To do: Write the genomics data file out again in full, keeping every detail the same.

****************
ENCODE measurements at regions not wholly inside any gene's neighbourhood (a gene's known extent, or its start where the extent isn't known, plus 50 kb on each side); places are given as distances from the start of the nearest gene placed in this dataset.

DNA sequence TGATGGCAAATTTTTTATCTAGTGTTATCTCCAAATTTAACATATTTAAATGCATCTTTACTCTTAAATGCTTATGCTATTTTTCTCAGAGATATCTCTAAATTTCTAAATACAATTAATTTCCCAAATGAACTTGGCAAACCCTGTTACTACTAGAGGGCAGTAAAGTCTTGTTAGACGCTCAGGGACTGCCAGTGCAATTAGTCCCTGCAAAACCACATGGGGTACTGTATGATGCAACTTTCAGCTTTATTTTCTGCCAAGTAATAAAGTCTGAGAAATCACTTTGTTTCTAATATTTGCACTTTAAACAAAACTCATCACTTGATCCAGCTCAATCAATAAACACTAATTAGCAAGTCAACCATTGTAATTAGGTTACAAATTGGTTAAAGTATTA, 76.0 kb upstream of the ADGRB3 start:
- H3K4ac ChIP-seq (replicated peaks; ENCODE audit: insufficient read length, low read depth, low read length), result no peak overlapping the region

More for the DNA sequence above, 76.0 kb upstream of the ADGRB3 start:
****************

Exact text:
ENCODE measurements at regions not wholly inside any gene's neighbourhood (a gene's known extent, or its start where the extent isn't known, plus 50 kb on each side); places are given as distances from the start of the nearest gene placed in this dataset.

DNA sequence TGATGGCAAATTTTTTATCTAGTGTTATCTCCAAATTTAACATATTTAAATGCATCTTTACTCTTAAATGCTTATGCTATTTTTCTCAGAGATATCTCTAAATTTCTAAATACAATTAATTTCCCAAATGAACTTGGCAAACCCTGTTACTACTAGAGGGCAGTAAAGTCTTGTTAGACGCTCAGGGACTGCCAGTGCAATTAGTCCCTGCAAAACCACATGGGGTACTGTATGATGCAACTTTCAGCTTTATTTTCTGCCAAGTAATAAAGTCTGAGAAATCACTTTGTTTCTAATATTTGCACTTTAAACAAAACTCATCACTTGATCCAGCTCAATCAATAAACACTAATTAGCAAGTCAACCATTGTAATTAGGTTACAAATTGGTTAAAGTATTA, 76.0 kb upstream of the ADGRB3 start:
- H3K4ac ChIP-seq (replicated peaks; ENCODE audit: insufficient read length, low read depth, low read length), result no peak overlapping the region

More for the DNA sequence above, 76.0 kb upstream of the ADGRB3 start: